Many in Manhattan may perceive a career in the maritime industry to be filled with intrigue and adventure. What they may not know is that such work is also very dangerous. The unpredictability of the world's oceans and seas often put those who work on such waters at risk. Fortunately, maritime workers are protected from having to bear the brunt of expenses that may arise from workplace accidents by the Longshore and Harbor Workers' Compensation Act.
Whether it is a hot stove or heavy construction equipment, a large majority of industries pose some level of threat to employees. Even rush hour traffic presents some level of danger to the everyday nine-to-five New Yorker. Some industries, such as commercial fishing and other marine occupations, can threaten the lives of workers during each shift. Although jobs in the U.S. are reportedly getting safer, hazards can be an inherent part of this field of work.
Like most people in New York, you have likely heard references to workers' compensation. This is a special type of benefit that can provide financial benefits to people who experience injuries on on the job or perhaps who develop work-related illnesses. If you are one of the many people who works on a boat, ship or in some related areas, you may have access to benefits like these but you would not be covered under standard workers' compensation laws. Instead, your benefits would be pursuant to the Longshore and Harbor Workers' Compensation Act.
New Yorkers, like people everywhere, do not like to talk about it, but everyone needs to use the bathroom throughout the workday. If there are insufficient facilities for doing so or no means for washing one’s hands afterward, this lack causes some valid health concerns. Workers may feel silly bringing up the matter to a supervisor, but the health threat is real.
You were hurt on the job, and you need compensation to cover the cost of your injuries, including medical expenses from New York health care providers and lost wages from your absence at work. Workers' compensation does not cover you, but that does not mean you do not qualify for financial assistance. Depending on your duties, you may be eligible for damages under the Jones Act or the Longshore and Harbor Workers' Compensation Act.
After having been injured in a boating or maritime accident on Manhattan's docks or out the on the open water, your ultimate goal will likely be to return to work. Sadly, several of the clients that we here at Tabak, Mellusi & Shisha LLP have worked with in the past have found that to be impossible. After all of the time you have dedicated to your career up to this point (coupled with the new physical limitations that now prevent you from returning to it), you may believe a career change to be impossible. However, there are resources available to help make that happen.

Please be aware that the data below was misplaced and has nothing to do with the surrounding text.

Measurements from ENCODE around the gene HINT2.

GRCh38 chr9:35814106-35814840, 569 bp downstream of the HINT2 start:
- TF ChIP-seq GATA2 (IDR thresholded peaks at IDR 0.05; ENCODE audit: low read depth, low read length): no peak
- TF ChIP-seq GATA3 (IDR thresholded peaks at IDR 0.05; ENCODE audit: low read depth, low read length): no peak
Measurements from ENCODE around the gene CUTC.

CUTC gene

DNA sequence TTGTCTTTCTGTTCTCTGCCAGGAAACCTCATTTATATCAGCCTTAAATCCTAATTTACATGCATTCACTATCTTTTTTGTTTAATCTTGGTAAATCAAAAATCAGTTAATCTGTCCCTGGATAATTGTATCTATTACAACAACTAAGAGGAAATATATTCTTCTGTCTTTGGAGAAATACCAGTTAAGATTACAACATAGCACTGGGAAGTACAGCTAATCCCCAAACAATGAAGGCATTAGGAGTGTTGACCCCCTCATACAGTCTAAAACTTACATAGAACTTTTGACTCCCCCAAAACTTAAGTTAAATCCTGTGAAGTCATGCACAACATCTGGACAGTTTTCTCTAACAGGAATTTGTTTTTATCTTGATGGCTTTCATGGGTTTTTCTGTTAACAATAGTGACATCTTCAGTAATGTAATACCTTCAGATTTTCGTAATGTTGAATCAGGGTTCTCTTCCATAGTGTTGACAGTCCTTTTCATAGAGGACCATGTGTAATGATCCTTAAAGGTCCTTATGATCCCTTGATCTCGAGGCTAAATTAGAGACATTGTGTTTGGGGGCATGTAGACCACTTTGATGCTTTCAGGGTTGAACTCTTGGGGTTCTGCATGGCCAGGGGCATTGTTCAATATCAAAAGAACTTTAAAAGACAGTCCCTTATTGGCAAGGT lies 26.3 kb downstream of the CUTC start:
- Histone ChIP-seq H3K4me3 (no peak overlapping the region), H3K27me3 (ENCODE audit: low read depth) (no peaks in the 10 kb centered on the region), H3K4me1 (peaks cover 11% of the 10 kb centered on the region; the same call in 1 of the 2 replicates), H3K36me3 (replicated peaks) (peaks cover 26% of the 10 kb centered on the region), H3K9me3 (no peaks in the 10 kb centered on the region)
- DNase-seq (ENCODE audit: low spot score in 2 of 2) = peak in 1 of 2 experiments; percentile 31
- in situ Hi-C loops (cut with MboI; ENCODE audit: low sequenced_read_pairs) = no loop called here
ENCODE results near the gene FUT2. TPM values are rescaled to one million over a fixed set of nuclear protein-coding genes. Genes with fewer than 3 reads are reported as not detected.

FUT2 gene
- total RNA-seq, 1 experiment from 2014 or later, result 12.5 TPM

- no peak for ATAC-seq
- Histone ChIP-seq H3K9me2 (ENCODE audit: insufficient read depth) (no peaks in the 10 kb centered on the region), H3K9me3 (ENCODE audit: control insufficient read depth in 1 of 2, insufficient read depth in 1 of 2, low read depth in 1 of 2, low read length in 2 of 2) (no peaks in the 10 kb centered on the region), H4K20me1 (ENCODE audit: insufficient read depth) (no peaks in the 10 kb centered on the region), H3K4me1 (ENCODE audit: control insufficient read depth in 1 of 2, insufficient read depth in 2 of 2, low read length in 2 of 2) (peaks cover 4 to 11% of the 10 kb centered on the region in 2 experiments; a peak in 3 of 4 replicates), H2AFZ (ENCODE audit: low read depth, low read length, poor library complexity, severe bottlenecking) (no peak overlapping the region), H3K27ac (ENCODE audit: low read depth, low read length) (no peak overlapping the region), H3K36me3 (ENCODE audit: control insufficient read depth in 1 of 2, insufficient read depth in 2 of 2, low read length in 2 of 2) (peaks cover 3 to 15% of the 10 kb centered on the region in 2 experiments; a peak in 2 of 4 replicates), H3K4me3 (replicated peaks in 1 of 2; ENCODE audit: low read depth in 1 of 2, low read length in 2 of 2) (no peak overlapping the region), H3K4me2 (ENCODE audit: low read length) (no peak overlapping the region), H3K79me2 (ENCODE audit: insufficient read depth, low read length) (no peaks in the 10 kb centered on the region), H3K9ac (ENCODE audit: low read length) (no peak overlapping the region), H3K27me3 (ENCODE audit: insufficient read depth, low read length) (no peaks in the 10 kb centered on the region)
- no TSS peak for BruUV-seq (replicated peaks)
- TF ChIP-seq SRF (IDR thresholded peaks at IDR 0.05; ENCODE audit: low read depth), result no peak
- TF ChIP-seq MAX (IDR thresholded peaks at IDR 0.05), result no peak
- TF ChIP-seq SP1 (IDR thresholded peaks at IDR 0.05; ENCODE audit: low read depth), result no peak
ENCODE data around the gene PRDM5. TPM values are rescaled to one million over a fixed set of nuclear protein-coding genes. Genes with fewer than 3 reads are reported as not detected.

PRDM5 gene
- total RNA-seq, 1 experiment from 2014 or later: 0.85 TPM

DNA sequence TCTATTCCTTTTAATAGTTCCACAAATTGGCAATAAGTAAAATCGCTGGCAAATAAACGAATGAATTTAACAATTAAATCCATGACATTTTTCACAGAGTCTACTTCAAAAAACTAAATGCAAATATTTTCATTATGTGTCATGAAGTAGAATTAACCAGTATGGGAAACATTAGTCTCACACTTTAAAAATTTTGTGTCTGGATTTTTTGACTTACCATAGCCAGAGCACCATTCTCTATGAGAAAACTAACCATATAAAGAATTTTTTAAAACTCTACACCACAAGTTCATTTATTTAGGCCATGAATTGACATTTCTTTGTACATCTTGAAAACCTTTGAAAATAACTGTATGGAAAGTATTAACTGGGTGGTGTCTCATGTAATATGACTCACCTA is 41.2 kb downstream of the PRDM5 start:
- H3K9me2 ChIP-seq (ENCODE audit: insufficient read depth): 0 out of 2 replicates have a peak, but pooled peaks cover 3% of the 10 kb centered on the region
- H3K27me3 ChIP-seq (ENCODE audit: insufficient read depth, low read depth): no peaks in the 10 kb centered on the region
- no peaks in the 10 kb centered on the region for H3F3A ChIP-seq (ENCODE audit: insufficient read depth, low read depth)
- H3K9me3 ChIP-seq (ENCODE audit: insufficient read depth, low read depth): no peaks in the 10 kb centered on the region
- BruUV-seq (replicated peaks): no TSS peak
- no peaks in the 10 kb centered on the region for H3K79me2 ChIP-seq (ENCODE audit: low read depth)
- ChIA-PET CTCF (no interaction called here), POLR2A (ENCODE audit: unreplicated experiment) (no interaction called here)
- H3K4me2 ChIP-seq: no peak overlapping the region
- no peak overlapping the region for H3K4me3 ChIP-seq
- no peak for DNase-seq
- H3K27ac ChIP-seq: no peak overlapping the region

Longshoring in New York involves its own specific set of hazards. The U.S. Occupational Safety and Health Administration has noted many of these through a collection of fatal material handling incident reports that may serve as risk assessment and prevention tools.
Longshoremen who work for the Port of New York and New Jersey may be used to the rushed pace and heavy workload involved in loading and unloading container ships. After all, it is the largest port complex on the East Coast. To continue to hold its own in global shipping markets, the Port Authority must now be able to accommodate the megaships that are taking their place in the industry.
Being injured on the job in a New York shipyard can be devastating, and trying to determine where to look for help while attempting to deal with your injury may be overwhelming. Depending on the nature of your employment, you may qualify for help with medical expenses and other financial hardships through the Longshore and Harbor Workers’ Compensation Act. At Tabak, Mellusi & Shisha, we are experienced in identifying the appropriate sources of compensation for shipyard employees.
Any employee in New York has a right to expect a company to ensure safe working conditions. Likewise, you should be able to trust that the owners of the vessels you load and unload will do what they can to maintain your safety. We at the law firm of Tabak, Mellusi & Shisha understand all the nuances of the Longshore and Harbor Workers’ Compensation Act, and how those may apply to situations where you work.